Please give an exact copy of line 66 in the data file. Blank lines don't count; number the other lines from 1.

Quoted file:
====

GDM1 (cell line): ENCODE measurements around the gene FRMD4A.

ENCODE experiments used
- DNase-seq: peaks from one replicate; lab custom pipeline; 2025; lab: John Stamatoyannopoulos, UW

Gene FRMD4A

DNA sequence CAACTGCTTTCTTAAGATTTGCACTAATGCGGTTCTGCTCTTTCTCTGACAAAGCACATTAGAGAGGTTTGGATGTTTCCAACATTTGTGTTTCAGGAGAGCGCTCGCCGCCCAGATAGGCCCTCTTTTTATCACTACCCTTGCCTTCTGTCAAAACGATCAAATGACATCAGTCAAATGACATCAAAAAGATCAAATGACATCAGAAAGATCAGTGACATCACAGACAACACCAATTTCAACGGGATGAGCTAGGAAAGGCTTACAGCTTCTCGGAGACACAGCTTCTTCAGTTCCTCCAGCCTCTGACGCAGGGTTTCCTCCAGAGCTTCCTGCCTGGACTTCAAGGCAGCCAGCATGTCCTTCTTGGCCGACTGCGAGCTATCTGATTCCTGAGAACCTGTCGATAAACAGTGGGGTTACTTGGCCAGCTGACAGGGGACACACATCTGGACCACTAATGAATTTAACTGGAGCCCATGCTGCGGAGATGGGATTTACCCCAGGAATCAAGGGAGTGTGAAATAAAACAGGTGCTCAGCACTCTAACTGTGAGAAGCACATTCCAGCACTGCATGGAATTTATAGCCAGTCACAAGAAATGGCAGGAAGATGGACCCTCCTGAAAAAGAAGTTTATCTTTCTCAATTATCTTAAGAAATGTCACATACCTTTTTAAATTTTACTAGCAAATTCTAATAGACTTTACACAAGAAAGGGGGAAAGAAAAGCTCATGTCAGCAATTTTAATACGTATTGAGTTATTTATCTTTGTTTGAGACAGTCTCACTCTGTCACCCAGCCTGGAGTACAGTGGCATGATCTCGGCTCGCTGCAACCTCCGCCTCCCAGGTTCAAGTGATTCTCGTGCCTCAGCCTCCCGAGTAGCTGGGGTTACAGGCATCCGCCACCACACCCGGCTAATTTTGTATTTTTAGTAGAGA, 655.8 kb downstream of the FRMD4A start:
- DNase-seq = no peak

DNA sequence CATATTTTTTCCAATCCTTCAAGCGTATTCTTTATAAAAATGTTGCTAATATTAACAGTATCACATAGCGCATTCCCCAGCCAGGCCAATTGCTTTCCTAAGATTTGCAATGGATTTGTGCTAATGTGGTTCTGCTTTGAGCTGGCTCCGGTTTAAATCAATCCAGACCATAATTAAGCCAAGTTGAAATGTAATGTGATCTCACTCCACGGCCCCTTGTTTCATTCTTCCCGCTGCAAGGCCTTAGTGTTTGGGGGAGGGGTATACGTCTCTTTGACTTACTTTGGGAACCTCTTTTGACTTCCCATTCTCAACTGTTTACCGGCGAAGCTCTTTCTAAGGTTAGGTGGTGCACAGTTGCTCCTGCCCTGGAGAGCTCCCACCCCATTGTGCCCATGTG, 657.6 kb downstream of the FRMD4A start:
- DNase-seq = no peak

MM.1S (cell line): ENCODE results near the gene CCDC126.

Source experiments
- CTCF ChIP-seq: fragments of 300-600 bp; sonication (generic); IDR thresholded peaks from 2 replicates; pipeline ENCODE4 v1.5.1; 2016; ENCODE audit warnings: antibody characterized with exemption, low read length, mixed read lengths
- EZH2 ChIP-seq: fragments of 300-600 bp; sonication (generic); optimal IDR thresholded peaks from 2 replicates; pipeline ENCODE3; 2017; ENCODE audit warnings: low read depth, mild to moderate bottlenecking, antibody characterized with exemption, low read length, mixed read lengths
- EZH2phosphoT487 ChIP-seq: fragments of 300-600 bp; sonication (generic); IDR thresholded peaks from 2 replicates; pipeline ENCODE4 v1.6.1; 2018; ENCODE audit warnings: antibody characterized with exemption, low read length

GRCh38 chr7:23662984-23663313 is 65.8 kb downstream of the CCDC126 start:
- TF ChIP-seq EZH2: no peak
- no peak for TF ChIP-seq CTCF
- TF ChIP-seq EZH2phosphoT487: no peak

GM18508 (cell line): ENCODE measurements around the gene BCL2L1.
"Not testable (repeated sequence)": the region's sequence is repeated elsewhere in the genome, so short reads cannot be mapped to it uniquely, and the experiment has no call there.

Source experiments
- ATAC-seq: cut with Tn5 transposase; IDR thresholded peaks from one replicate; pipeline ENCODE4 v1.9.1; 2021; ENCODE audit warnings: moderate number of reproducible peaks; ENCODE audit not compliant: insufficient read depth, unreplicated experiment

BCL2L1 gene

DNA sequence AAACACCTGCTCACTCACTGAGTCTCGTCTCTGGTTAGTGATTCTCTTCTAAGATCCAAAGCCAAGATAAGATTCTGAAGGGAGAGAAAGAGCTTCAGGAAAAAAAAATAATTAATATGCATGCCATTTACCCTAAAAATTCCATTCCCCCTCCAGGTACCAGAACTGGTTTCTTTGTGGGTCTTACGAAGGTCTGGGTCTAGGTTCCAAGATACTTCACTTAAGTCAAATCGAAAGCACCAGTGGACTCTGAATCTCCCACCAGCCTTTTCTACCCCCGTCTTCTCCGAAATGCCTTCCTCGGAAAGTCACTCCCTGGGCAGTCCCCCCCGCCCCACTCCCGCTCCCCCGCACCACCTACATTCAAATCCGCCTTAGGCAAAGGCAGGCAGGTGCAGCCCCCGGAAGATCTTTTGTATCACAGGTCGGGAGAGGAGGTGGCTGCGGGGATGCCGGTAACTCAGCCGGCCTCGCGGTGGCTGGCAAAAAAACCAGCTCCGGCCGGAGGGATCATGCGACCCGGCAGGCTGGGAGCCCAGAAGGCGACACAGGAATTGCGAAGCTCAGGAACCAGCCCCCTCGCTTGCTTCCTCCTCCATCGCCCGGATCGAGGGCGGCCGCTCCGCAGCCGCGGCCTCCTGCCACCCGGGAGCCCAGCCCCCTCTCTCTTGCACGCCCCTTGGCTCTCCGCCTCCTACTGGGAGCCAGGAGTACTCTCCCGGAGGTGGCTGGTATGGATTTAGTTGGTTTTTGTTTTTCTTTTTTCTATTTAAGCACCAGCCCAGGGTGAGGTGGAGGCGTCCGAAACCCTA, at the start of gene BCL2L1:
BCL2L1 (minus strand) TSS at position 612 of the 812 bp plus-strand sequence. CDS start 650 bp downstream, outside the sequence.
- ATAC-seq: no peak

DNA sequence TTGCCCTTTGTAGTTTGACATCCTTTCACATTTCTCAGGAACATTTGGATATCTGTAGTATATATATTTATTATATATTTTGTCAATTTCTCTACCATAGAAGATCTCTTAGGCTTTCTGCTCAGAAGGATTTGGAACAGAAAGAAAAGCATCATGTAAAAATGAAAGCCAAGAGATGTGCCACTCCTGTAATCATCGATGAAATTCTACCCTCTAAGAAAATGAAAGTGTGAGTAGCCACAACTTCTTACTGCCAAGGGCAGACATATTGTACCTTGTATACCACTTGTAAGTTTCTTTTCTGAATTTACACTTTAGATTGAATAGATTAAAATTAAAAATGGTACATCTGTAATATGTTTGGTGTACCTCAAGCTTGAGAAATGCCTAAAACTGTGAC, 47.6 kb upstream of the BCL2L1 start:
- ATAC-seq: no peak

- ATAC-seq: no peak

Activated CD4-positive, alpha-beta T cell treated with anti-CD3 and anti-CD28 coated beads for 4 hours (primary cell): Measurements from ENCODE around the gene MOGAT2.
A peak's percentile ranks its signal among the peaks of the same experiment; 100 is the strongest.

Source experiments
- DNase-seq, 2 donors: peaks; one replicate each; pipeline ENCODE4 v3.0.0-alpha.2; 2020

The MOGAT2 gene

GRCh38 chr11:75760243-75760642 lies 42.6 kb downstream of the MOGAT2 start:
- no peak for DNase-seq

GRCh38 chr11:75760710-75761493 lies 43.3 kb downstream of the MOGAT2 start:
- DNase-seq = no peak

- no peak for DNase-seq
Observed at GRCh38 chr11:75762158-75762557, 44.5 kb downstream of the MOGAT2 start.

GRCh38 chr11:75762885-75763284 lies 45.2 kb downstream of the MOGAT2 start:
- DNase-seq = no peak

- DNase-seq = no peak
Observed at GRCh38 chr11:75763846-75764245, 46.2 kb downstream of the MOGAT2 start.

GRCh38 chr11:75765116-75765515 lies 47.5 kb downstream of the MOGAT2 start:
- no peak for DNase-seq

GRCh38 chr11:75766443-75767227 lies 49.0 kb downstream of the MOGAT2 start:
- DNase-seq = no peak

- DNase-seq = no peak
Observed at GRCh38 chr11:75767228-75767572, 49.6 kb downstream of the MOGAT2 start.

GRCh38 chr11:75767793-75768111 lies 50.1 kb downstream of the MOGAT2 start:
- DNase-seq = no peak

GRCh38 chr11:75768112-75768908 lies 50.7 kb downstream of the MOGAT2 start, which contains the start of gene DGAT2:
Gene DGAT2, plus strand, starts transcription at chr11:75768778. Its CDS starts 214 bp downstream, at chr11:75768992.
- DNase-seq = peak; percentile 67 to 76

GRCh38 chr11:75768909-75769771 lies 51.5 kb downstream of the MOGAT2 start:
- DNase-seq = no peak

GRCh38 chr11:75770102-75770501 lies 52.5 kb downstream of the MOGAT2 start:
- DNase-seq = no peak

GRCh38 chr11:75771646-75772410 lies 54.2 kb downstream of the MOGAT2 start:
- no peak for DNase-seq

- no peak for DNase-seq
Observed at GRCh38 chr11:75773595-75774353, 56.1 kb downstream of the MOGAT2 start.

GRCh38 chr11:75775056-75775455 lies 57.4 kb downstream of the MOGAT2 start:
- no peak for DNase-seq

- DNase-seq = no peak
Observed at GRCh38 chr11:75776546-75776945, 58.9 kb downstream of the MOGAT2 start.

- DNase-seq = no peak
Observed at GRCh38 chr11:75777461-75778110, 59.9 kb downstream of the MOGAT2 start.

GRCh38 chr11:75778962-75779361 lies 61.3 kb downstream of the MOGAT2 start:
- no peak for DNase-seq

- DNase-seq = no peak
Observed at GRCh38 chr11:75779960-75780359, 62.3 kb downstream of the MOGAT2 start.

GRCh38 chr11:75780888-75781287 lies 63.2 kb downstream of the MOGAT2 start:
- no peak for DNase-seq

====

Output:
Observed at GRCh38 chr11:75776546-75776945, 58.9 kb downstream of the MOGAT2 start.